A gradual narrowing and eventual blocking of the nasolacrimal (tear drainage) duct in the bony part of the nose is a common cause of obstructive tearing in adults. If this is determined to be the cause, surgery to open it is required (dacryocystorhinostomy or DCR).
This procedure is done under local anesthesia with sedation. The tear sac and surrounding tissues are numbed with local anesthesia. The inside of the nose is also anesthetized with medication such as cocaine, which also decreases bleeding. During surgery a small cut is made on the side of the nose and the nasolacrimal (tear) sac is opened. An opening is created in the nasal bone and the tear sac is joined to the lining tissue inside the nose. A silicone tube is then placed in the nasolacrimal system and left for six to 12 months to maintain the passageway. Removal of the tube is carried out in the office simply by cutting the tube and letting it fall out.
This procedure can also be done from inside the nose using an endoscope but the success rate is not as high as the external approach. Inflating a balloon inside the tear duct to stretch it open has also been tried but is generally not as effective as a DCR.
In rare cases, the nasolacrimal sac is scarred shut and cannot be opened. In these instances, a small pyrex glass tube (Jones tube) is put in place to drain tears from the eye into the nose. The tubes are generally well tolerated. They occasionally need rinsing to keep them open and sometimes need to be exchanged, each of which requires minor adjustments that can be done in the office.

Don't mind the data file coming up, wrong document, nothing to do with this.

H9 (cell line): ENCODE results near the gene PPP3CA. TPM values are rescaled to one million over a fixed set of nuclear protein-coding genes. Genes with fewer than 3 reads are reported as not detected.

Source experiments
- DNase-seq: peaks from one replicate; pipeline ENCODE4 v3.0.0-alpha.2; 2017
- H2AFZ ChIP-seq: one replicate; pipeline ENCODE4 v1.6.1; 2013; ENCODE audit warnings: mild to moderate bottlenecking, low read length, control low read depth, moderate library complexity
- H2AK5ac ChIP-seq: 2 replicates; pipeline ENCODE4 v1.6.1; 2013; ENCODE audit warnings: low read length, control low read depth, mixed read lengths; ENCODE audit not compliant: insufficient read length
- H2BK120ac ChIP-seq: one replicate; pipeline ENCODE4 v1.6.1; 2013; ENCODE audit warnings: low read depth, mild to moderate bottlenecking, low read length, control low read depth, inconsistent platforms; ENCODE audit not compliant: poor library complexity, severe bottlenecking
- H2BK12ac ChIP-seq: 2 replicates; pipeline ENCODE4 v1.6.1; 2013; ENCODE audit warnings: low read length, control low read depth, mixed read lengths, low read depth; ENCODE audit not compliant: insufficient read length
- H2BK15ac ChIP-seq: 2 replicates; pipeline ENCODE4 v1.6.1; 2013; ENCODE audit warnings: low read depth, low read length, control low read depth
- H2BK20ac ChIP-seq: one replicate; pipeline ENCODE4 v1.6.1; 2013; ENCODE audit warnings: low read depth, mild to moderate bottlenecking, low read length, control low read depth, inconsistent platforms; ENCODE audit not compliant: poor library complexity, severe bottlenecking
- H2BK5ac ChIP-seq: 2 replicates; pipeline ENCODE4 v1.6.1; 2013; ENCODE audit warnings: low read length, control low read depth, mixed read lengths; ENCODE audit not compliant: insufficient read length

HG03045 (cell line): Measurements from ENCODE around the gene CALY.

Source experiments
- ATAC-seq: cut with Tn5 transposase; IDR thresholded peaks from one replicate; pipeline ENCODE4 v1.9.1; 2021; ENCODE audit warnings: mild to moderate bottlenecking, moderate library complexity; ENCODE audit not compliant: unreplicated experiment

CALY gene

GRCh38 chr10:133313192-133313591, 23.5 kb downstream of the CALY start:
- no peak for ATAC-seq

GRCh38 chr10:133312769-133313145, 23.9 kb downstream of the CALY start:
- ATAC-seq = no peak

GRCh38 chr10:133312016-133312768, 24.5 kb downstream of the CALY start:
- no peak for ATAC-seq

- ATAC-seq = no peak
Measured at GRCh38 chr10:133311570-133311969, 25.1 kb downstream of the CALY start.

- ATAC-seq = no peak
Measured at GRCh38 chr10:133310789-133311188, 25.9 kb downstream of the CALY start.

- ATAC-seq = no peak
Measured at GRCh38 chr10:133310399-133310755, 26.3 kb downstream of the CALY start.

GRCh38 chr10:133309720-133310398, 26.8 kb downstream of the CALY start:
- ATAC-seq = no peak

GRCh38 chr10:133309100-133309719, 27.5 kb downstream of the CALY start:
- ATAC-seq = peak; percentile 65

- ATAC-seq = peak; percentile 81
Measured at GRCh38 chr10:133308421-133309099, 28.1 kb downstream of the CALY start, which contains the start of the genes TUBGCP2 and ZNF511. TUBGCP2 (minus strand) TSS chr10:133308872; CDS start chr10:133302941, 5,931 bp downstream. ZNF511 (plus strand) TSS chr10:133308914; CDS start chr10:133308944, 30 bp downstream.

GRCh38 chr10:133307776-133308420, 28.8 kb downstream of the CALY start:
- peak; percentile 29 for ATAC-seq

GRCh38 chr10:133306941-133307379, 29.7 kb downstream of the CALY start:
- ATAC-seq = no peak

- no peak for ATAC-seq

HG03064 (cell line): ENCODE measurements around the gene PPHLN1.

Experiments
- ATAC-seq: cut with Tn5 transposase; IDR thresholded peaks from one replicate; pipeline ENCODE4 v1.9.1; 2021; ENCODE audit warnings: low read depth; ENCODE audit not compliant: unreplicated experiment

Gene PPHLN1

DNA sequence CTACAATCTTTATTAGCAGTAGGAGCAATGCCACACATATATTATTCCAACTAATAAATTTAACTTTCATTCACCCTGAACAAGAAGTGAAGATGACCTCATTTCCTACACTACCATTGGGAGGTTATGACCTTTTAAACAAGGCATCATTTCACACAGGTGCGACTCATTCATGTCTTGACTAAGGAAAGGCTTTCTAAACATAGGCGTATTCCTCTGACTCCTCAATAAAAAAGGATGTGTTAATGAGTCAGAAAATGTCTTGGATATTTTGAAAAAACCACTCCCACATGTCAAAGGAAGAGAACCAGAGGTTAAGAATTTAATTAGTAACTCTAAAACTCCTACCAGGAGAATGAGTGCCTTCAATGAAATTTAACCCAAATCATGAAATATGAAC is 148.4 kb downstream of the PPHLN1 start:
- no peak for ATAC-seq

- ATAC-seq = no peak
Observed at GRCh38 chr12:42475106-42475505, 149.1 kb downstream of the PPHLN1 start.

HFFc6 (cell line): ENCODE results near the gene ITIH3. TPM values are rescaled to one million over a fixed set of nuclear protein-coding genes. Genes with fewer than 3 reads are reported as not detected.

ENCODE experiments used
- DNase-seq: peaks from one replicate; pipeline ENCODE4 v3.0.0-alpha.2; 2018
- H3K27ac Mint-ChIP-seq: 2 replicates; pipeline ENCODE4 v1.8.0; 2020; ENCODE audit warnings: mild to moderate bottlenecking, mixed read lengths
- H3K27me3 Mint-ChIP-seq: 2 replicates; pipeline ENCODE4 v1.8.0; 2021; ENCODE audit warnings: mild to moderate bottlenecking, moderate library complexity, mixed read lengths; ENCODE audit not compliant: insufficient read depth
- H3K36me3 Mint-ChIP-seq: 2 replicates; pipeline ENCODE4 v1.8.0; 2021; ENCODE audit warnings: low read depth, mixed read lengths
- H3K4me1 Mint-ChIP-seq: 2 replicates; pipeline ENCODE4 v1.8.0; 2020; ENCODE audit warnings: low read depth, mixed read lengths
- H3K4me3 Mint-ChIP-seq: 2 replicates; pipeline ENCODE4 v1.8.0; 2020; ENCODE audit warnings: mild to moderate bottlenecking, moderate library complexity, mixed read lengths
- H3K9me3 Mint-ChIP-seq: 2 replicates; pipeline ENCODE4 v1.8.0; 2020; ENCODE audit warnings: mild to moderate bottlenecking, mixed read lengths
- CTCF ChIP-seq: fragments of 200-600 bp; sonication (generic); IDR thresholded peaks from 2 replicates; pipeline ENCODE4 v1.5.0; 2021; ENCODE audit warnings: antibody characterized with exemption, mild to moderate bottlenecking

Are there possible complications?
The vast majority (95% to 97%) of the DCR surgeries work fine and the tearing is resolved. Complications are generally of a minor nature. Swelling around the incision and eyelids may be present post-operatively. This is easily settled with ice packs.
The incision for this surgery sits at the junction of the nose and eyelid and blends into the surrounding tissue nicely. By three months, it is almost invisible in more than 95% of patients. As with any surgical procedure, there is the possibility of infection, but it is uncommon. Bleeding from the nose or surgical site occasionally occurs to a minor degree on the day of surgery and it is common to develop a black eye after the surgery. Continued and heavy bleeding resistant to manual compression of the nose is uncommon and may require a return to the hospital with placement of a nasal pack for 24 to 48 hours.
The silicone tubes may cause some minor eye irritation for one or two weeks. The tubes generally are very well tolerated for the six to 12 months that they are in place, but occasionall6y may produce an odor, which, if persistent, will lead to early removal.
The new tear duct passageway occasionally will scar shut (three to five percent of cases). If this occurs, simply replacing the tubes back into the passage for an additional six months may be all that is needed to re-open the system. At other times, a revision of the procedure may be suggested.